3. One sight there was, more pitiable than all; a mother, and a sister of a certain person, who was among those under trial within, sat at the very vestibule of the court of justice, rolling themselves on the pavement, and becoming a common spectacle to all the bystanders; veiling their faces, and shewing no sense of shame, but that which the urgency of the calamity permitted. No maid servant, nor neighbour, nor female friend, nor any other relative accompanied them. But hemmed in by a crowd of soldiers, alone, and meanly clad, and grovelling on the ground, about the very doors, they were in more pitiable case than those who were undergoing judgment within, and hearing as they did the voice of the executioners, the strokes of the scourge, the wailing of those who were being scourged, the fearful threats of the judges, they themselves endured, at every scourging, sharper pains than those who were beaten. For since, in the confessions of others, there was a danger of accusations being proved, if they heard any one scourged that he might mention those who were guilty, and uttering cries, they, looking up to heaven, besought God to give the sufferer some strength of endurance, lest the safety of their own relations should be betrayed by the weakness of others, while incapable of sustaining the sharp anguish of the strokes. And again, the same thing occurred as in the case of men who are struggling with a tempest. For just as when they perceive the violence of a wave lifting up its head from afar, and gradually increasing, and ready to overwhelm the vessel, they are almost dead with terror, before it comes near the ship; so also was it with these. If at any time they heard voices, and cries that reached them, they saw a thousand deaths before their eyes, being in terror, lest those who were urged to bear witness, giving way to their torments, should name some one of those who were their own relatives. And thus, one saw tortures both within and without. Those within the executioners were tormenting; these women, the despotic force of nature, and the sympathy of the affections. There was lamentation within, and without! inside, on the part of those who were found guilty, and outside on the part of their relatives. Yea, rather not these only, but their very judges inwardly lamented, and suffered more severely than all the rest; being compelled to take part in so bitter a tragedy.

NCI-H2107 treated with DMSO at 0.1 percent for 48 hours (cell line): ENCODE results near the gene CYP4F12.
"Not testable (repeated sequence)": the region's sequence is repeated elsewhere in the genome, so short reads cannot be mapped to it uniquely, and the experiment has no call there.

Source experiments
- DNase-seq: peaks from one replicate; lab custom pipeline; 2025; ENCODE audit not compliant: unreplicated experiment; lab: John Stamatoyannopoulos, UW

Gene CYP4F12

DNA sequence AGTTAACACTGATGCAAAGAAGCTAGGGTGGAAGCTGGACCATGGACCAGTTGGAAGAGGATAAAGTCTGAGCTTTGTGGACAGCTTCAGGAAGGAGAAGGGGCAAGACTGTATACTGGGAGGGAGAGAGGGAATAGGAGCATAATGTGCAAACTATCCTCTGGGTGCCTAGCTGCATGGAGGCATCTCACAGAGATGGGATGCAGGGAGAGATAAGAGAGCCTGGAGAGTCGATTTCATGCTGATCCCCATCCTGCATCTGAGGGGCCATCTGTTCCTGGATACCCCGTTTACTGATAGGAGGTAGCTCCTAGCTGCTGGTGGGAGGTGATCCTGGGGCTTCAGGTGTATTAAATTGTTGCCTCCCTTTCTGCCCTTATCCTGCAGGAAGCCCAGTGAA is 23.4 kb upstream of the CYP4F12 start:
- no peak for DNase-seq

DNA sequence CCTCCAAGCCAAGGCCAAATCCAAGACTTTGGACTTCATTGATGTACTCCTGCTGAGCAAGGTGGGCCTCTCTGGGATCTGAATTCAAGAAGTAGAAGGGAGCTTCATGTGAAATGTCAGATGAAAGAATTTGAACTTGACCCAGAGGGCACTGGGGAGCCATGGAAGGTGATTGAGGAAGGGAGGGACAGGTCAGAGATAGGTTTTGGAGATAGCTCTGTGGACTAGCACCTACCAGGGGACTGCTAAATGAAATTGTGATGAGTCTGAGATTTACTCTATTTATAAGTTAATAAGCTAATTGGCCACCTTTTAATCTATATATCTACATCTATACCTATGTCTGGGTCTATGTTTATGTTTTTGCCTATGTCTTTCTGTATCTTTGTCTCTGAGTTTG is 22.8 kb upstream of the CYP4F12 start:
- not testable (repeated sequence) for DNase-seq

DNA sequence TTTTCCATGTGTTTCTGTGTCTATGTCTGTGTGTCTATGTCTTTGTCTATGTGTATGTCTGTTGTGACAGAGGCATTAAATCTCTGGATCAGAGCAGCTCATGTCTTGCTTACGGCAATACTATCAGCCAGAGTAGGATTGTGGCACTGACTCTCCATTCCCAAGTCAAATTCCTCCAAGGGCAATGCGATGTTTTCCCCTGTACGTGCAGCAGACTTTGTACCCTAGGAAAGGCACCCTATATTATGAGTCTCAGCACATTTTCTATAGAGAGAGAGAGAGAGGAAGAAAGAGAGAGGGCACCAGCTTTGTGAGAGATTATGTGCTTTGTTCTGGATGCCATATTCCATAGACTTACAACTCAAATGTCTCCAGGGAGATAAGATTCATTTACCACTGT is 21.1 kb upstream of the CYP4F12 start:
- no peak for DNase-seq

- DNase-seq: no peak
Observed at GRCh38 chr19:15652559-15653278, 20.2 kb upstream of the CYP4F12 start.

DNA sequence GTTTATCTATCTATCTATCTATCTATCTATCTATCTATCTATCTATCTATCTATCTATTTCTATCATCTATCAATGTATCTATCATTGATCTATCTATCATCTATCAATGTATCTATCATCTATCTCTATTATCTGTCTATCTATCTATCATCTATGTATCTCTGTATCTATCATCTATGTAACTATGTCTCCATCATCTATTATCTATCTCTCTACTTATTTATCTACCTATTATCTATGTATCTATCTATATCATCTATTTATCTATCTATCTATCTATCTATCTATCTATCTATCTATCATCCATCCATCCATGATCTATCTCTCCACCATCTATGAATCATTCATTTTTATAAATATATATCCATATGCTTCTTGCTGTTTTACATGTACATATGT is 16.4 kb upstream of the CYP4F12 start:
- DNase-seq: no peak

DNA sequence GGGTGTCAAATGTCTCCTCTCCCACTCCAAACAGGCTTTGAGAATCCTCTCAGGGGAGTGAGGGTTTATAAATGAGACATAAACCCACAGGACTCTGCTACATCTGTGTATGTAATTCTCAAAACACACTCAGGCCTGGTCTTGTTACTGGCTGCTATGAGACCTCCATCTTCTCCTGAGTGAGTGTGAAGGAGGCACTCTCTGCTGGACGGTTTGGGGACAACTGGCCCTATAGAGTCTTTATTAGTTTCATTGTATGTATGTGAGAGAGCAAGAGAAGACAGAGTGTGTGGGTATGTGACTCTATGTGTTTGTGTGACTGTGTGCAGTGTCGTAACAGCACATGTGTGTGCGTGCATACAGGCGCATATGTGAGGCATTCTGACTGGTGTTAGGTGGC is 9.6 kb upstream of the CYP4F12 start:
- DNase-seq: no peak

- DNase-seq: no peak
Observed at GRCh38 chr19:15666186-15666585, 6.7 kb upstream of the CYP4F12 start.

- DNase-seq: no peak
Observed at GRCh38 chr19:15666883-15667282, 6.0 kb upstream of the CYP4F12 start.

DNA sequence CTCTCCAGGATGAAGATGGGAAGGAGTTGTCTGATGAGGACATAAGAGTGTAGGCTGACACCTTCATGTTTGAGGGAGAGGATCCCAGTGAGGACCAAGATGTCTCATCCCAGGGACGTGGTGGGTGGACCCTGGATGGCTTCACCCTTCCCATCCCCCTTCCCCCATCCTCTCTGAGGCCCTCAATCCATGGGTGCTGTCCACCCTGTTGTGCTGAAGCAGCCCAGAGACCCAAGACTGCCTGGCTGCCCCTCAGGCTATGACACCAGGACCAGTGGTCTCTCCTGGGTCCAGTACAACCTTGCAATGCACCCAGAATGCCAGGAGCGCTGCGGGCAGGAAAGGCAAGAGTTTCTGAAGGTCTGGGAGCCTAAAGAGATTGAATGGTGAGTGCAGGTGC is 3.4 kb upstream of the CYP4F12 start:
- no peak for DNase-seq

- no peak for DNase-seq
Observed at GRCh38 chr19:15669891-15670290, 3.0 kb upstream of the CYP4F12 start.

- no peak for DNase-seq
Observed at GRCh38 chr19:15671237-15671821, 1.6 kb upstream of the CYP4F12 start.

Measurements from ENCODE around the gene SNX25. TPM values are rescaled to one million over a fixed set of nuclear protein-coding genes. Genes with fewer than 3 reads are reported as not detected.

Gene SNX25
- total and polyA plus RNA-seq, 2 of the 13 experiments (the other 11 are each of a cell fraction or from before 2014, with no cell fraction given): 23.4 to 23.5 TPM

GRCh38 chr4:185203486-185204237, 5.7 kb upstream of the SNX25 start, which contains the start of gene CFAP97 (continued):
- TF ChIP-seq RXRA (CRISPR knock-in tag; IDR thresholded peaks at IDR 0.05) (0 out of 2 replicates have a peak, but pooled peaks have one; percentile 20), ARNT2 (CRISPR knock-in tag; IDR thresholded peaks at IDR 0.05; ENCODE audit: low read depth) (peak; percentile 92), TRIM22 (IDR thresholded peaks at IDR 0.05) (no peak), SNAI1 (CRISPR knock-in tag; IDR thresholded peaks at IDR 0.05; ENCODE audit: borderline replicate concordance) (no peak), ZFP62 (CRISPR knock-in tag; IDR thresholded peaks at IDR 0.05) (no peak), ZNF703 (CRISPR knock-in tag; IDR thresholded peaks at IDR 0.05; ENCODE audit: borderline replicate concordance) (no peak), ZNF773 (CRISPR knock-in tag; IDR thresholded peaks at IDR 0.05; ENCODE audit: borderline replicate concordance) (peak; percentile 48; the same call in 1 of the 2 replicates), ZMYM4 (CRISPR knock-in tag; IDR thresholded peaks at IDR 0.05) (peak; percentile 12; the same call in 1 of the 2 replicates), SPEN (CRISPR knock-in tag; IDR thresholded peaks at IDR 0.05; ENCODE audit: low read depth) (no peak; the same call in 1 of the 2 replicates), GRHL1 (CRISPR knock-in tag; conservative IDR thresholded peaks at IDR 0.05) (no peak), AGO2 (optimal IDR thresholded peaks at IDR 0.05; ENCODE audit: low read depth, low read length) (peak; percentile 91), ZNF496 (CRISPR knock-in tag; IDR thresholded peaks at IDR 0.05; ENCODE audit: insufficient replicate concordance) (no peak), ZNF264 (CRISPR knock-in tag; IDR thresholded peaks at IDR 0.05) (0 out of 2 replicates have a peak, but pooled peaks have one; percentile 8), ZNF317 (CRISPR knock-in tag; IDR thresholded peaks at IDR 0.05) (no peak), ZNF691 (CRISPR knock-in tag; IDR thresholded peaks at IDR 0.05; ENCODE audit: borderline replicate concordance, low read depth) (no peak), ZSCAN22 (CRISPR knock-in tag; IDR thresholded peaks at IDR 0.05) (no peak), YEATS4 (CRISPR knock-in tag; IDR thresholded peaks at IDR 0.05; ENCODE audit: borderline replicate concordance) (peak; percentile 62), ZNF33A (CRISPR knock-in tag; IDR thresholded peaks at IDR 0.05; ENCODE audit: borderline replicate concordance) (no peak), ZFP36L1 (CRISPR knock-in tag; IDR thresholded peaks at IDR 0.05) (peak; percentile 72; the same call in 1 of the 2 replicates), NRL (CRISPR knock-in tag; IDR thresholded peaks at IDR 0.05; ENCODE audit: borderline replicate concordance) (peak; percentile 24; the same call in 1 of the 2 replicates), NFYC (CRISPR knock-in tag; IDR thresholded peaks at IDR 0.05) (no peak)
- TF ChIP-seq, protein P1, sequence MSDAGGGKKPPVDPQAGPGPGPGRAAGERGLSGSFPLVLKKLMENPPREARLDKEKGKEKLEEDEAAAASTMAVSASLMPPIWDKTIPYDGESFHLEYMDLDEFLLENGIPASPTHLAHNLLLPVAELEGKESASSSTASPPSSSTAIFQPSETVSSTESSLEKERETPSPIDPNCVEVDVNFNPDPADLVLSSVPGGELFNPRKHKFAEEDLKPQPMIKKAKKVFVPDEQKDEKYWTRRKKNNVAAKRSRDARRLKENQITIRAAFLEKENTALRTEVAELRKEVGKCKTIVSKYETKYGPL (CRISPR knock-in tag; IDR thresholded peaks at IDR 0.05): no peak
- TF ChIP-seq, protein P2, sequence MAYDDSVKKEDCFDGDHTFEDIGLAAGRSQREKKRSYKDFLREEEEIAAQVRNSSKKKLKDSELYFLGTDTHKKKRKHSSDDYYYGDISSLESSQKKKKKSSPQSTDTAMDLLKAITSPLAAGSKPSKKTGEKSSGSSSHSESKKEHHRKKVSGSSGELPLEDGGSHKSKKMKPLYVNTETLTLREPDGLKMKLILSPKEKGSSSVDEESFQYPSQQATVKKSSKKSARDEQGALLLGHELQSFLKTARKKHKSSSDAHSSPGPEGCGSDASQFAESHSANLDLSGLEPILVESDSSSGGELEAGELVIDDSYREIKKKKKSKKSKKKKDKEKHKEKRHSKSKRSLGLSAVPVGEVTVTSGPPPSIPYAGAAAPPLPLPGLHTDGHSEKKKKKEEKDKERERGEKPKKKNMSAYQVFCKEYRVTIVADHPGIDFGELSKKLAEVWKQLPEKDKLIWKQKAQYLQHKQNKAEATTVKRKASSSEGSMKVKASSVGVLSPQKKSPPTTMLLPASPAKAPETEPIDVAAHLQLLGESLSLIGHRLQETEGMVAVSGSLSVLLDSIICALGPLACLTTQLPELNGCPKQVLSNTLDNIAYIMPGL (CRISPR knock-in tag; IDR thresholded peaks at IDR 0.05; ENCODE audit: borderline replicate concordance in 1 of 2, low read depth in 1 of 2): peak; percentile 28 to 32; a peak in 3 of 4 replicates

4. As for me, while I sat and beheld all this, how matrons and virgins, wont to live in seclusion, were now made a common spectacle to all; and how those who were accustomed to lie on a soft couch, had now the pavement for their bed; and how they who had enjoyed so constant an attendance of female servants and eunuchs, and every sort of outward distinction, were now bereft of all these things; and grovelling at the feet of every one, beseeching him to lend help by any means in his power to those who were undergoing examination, and that there might be a kind of general contribution of mercy from all; I exclaimed, in those words of Solomon, “Vanity of vanities, all is vanity.”......

 



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Homily 13 on The Statues
Homilia XIII
original Greek text
John Chrysostom
John Chrysostom in Greek with English Translation
Flavian
Theodosius
Tribunal
Antioch
Migne Greek Text
Patrologiae Graecae Cursus Completus
Patrologia Graeca